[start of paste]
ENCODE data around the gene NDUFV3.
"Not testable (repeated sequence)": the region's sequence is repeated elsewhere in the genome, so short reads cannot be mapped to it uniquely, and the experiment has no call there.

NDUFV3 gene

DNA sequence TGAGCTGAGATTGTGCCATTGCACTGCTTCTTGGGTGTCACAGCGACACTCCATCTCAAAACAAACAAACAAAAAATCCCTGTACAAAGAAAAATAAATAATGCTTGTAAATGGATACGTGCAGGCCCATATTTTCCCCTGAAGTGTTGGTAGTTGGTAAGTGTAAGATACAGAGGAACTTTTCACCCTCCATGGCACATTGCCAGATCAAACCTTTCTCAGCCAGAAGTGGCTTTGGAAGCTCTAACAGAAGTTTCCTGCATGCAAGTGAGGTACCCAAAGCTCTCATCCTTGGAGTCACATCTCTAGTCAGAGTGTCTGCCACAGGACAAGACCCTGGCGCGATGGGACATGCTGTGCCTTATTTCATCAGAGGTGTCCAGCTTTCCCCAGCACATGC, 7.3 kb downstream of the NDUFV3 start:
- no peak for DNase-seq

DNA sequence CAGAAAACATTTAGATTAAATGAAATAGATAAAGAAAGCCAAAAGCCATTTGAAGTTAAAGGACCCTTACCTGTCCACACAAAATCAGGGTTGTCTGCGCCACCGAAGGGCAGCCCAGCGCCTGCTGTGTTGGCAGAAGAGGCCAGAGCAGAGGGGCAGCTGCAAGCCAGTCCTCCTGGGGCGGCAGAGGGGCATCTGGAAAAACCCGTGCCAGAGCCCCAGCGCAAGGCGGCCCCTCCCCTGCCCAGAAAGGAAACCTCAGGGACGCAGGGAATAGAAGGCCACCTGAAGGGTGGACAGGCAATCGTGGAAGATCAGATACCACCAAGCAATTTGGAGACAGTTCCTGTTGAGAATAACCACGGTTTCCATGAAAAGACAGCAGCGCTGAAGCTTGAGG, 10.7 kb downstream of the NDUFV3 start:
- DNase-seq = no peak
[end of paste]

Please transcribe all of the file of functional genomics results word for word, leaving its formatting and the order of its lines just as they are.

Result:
ENCODE data around the gene NDUFV3.
"Not testable (repeated sequence)": the region's sequence is repeated elsewhere in the genome, so short reads cannot be mapped to it uniquely, and the experiment has no call there.

NDUFV3 gene

DNA sequence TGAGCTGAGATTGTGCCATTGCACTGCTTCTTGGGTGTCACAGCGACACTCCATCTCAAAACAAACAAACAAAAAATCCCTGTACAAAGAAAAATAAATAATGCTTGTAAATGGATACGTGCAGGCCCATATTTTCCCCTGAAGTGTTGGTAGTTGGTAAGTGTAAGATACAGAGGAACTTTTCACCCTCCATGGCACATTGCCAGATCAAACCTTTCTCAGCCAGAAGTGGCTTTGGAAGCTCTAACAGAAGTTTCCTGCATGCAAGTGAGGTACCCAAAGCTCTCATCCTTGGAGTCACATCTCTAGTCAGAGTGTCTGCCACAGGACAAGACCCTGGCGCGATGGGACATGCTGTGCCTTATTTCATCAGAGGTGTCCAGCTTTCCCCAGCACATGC, 7.3 kb downstream of the NDUFV3 start:
- no peak for DNase-seq

DNA sequence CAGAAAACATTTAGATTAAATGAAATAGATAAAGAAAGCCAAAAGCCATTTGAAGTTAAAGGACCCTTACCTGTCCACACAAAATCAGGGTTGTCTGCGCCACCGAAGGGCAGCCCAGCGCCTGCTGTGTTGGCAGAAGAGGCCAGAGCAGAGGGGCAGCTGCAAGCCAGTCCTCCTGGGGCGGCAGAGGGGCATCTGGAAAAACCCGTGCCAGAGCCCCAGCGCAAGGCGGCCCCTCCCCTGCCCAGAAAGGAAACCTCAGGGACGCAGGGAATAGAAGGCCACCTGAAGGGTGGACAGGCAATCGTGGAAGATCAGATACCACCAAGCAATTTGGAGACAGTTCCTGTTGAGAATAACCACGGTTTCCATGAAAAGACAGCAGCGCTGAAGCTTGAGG, 10.7 kb downstream of the NDUFV3 start:
- DNase-seq = no peak